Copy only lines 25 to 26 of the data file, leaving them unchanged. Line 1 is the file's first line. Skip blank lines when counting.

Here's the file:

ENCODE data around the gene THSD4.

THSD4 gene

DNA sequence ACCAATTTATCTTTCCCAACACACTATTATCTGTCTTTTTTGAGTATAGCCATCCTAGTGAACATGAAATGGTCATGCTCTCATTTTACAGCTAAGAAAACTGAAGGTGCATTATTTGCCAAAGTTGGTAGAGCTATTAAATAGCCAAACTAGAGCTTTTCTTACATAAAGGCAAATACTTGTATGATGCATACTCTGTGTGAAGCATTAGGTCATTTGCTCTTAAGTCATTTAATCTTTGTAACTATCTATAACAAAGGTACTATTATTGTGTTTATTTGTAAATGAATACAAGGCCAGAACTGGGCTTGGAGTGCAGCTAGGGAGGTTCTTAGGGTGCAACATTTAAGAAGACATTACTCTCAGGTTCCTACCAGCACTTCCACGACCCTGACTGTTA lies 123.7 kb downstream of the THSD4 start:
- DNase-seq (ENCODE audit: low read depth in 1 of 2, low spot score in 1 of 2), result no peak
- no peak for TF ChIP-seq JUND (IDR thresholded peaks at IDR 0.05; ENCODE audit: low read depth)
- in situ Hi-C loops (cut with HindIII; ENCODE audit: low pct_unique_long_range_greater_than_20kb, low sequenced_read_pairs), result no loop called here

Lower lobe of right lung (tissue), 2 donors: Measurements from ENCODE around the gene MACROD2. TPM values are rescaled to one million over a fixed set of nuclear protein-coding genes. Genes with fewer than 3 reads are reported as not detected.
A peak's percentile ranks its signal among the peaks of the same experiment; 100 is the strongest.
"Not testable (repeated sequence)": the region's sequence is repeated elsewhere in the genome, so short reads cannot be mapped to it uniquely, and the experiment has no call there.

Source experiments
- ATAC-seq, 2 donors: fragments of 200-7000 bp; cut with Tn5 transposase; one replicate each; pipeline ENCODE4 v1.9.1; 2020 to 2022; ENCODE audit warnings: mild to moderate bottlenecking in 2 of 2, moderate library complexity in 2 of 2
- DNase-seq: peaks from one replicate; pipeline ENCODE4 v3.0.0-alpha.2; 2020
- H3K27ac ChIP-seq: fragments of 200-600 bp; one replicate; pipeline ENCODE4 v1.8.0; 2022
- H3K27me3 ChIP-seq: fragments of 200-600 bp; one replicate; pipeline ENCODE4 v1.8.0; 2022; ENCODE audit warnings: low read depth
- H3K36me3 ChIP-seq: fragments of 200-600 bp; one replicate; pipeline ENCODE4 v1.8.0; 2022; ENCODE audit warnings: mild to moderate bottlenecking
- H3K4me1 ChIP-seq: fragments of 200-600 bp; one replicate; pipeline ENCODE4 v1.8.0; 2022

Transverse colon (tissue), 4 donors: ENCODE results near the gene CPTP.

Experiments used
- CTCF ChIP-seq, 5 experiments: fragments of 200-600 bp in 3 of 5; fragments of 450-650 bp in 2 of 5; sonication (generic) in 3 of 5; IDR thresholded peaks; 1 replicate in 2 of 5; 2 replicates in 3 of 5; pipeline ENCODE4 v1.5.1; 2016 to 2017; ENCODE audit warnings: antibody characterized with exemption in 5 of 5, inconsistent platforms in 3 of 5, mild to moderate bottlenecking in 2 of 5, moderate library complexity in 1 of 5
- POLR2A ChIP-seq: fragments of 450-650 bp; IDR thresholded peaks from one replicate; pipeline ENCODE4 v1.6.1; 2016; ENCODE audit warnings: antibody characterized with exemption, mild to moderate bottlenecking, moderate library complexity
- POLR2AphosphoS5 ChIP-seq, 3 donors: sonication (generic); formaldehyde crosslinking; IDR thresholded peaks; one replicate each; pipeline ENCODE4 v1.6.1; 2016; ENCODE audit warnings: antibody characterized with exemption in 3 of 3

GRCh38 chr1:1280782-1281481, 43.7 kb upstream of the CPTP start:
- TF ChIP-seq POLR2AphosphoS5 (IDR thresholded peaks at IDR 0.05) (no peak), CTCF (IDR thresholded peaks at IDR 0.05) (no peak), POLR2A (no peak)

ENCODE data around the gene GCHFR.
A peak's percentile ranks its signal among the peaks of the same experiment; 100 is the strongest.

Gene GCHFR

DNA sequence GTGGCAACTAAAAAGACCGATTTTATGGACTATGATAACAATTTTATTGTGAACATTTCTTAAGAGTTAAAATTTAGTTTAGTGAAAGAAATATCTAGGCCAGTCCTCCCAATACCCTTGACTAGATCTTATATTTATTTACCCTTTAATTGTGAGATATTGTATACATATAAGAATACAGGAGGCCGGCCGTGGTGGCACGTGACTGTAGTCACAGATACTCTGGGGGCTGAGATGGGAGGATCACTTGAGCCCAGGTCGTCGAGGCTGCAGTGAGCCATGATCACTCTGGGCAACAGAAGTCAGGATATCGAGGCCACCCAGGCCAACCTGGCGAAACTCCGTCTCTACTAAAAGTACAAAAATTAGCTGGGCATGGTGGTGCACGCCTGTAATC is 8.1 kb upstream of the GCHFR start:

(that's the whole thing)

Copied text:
A peak's percentile ranks its signal among the peaks of the same experiment; 100 is the strongest.

Gene GCHFR